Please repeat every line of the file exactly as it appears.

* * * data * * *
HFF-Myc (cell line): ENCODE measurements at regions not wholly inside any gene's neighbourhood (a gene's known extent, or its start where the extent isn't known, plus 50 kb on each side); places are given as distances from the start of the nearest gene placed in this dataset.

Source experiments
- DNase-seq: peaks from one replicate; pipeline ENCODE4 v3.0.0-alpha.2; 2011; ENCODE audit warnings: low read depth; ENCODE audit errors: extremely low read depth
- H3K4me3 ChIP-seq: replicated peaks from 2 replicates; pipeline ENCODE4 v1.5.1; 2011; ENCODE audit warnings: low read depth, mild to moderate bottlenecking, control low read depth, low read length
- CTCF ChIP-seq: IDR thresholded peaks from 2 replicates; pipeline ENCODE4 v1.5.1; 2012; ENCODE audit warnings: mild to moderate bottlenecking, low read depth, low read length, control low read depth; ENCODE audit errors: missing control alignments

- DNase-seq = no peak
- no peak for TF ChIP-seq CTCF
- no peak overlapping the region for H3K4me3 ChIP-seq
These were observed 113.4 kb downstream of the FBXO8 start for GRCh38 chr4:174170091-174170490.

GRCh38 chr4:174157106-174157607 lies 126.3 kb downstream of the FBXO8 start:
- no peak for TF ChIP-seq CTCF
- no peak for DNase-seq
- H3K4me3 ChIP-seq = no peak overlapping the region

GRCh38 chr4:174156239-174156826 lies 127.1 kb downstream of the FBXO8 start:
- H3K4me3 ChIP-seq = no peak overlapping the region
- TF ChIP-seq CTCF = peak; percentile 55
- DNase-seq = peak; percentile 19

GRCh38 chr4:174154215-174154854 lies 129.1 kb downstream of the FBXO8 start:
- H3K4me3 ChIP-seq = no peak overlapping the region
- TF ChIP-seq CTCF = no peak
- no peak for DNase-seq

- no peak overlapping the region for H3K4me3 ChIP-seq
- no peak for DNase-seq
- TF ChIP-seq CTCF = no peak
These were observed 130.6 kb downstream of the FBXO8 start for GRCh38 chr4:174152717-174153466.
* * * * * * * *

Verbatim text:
HFF-Myc (cell line): ENCODE measurements at regions not wholly inside any gene's neighbourhood (a gene's known extent, or its start where the extent isn't known, plus 50 kb on each side); places are given as distances from the start of the nearest gene placed in this dataset.

Source experiments
- DNase-seq: peaks from one replicate; pipeline ENCODE4 v3.0.0-alpha.2; 2011; ENCODE audit warnings: low read depth; ENCODE audit errors: extremely low read depth
- H3K4me3 ChIP-seq: replicated peaks from 2 replicates; pipeline ENCODE4 v1.5.1; 2011; ENCODE audit warnings: low read depth, mild to moderate bottlenecking, control low read depth, low read length
- CTCF ChIP-seq: IDR thresholded peaks from 2 replicates; pipeline ENCODE4 v1.5.1; 2012; ENCODE audit warnings: mild to moderate bottlenecking, low read depth, low read length, control low read depth; ENCODE audit errors: missing control alignments

- DNase-seq = no peak
- no peak for TF ChIP-seq CTCF
- no peak overlapping the region for H3K4me3 ChIP-seq
These were observed 113.4 kb downstream of the FBXO8 start for GRCh38 chr4:174170091-174170490.

GRCh38 chr4:174157106-174157607 lies 126.3 kb downstream of the FBXO8 start:
- no peak for TF ChIP-seq CTCF
- no peak for DNase-seq
- H3K4me3 ChIP-seq = no peak overlapping the region

GRCh38 chr4:174156239-174156826 lies 127.1 kb downstream of the FBXO8 start:
- H3K4me3 ChIP-seq = no peak overlapping the region
- TF ChIP-seq CTCF = peak; percentile 55
- DNase-seq = peak; percentile 19

GRCh38 chr4:174154215-174154854 lies 129.1 kb downstream of the FBXO8 start:
- H3K4me3 ChIP-seq = no peak overlapping the region
- TF ChIP-seq CTCF = no peak
- no peak for DNase-seq

- no peak overlapping the region for H3K4me3 ChIP-seq
- no peak for DNase-seq
- TF ChIP-seq CTCF = no peak
These were observed 130.6 kb downstream of the FBXO8 start for GRCh38 chr4:174152717-174153466.